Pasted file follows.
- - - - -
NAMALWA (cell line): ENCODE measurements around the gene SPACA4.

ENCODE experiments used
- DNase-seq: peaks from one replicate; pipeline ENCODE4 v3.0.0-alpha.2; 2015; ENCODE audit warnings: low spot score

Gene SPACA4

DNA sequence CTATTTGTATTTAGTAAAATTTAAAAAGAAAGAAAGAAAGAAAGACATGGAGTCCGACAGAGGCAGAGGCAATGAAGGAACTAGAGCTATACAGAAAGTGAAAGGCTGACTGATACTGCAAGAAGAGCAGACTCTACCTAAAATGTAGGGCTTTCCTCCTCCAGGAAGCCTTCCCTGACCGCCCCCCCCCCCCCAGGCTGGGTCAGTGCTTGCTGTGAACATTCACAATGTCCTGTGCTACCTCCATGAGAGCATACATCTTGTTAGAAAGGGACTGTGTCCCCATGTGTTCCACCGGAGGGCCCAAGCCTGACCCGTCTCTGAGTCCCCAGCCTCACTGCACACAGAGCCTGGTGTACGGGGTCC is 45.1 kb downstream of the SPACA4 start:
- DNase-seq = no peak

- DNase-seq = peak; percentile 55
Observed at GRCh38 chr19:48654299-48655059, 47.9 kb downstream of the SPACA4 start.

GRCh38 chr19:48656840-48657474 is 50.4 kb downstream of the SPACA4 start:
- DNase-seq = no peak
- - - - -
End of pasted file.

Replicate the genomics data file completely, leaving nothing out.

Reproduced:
NAMALWA (cell line): ENCODE measurements around the gene SPACA4.

ENCODE experiments used
- DNase-seq: peaks from one replicate; pipeline ENCODE4 v3.0.0-alpha.2; 2015; ENCODE audit warnings: low spot score

Gene SPACA4

DNA sequence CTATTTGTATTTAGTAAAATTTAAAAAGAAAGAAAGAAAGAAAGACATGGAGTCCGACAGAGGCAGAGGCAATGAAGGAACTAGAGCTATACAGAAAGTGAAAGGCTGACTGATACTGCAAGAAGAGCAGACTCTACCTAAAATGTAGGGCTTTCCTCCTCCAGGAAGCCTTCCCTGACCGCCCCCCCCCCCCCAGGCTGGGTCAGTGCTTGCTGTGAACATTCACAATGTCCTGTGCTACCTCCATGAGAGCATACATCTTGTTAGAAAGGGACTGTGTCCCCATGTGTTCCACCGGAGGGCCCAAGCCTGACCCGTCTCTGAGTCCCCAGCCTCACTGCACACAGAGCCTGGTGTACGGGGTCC is 45.1 kb downstream of the SPACA4 start:
- DNase-seq = no peak

- DNase-seq = peak; percentile 55
Observed at GRCh38 chr19:48654299-48655059, 47.9 kb downstream of the SPACA4 start.

GRCh38 chr19:48656840-48657474 is 50.4 kb downstream of the SPACA4 start:
- DNase-seq = no peak